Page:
Forecasters said the Missouri River could match its highest measured crest of 17 feet (5.2 meters) near Ulm Wednesday night, depending on how much water pours into the Missouri from other creeks and rivers. Flood stage is 13.5 feet (4.1 meters).
Hydrologist Arin Peters told the Great Falls Tribune the sudden rise in the Missouri is because of inflows from the Dearborn River upstream near Craig. The Dearborn reached its highest-ever recorded measurements on Tuesday.
“We knew these rivers were going to combine, it was the timing we weren’t sure of,” Peters said.
Water also flows into the Missouri from the Smith River near Ulm, 10 miles southwest of Great Falls, while the Sun River joins the Missouri at Great Falls.
The Missouri River is expected to flood Woodland Estates Road, which is between bends in the river southwest of Great Falls, as well as the marina along Lower River Road in Great Falls. Flooding could occur at homes near the Great Falls Country Club, as well.
Wells Giles worked Wednesday to move belongings out of the lowest floor of his house on Woodland Estates Road.
“I’ve been here for five years and I’ve never seen it like this,” Giles told the Tribune. “It’s up probably 2 feet since yesterday and since this morning it’s gone up a foot over the past four or five hours.”
Moderate flooding continued Wednesday in Missouri River tributaries along the Rocky Mountain Front and thunderstorms and rain forecast this week could cause additional problems.
Lewis and Clark County Sheriff’s Capt. Brent Colbert says floodwaters were subsiding some in the town of Augusta on Wednesday, a day after a foot of water flowed down Main Street and U.S. Highway 287 re-opened near Augusta, but drivers were asked to take it slow.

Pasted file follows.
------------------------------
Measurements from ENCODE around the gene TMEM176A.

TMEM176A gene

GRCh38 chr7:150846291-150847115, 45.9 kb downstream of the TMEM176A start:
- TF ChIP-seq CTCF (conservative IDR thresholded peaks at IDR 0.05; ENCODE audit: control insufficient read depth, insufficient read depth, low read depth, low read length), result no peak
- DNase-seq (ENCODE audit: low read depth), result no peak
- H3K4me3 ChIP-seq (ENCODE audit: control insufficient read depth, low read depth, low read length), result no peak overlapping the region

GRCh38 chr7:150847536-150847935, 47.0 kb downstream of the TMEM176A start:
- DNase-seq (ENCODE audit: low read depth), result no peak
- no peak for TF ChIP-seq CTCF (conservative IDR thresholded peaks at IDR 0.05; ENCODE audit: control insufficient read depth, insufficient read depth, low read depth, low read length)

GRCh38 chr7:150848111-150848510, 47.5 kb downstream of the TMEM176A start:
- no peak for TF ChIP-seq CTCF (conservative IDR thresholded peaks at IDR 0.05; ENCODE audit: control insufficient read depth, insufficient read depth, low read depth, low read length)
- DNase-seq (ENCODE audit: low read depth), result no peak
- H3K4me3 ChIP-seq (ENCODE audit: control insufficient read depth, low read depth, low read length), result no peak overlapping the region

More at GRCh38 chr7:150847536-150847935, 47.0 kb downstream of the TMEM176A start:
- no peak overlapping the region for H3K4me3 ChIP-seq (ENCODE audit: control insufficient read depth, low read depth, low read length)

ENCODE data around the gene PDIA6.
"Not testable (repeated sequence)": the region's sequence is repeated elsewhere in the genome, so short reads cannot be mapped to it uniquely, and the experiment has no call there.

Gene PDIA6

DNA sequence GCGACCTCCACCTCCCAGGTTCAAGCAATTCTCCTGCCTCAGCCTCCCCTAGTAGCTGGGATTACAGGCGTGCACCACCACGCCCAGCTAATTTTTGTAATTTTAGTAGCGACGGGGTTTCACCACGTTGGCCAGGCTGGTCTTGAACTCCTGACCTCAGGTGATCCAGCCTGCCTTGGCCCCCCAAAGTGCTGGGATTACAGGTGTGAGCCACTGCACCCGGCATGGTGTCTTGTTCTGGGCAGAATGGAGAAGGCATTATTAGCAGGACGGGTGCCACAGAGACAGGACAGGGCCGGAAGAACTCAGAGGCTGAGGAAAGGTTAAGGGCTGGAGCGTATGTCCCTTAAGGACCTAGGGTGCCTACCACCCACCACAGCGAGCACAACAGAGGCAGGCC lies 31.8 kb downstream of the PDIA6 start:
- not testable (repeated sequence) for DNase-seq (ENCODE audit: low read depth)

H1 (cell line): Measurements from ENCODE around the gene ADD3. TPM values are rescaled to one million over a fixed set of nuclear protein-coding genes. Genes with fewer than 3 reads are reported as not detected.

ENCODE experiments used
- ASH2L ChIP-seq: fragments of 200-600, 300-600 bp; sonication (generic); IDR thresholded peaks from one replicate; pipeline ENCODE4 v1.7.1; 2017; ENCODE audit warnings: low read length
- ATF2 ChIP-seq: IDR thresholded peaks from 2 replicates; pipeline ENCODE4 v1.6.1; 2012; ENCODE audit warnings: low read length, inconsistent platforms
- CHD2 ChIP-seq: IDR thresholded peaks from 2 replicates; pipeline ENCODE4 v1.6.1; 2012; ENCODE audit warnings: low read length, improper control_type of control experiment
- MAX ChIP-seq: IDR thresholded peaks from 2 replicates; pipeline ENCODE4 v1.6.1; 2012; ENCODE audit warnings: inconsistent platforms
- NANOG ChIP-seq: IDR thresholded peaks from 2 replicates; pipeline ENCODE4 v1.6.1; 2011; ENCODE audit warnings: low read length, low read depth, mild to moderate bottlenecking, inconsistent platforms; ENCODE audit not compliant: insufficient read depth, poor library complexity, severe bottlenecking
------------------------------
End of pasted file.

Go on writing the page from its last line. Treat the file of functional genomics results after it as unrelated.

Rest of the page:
A stretch of Montana Highway 200 from its junction with Secondary 279 to Simms was closed because of failing culverts. Secondary Highway 21 between Augusta and the town of Sun River was closed after a bridge washed out. Some local travel is allowed.
East of Augusta, the Sun River crested at Simms on Wednesday and the high water was moving downstream to Sun River and Vaughn.
“Upstairs, downstairs, you can look out and see water running as far as your eye can see,” Jerry Finney, whose two-story house in the community of Sun River is surrounded.
He said he could hear water flowing under his house, although it was still dry inside on Wednesday afternoon.
Volunteers in were filling sandbags in Vaughn as the river continued to rise, threatening some residences.
Norm Schertenleib was already predicting what would follow the flooding.
“The weeds and mosquitoes,” he said.
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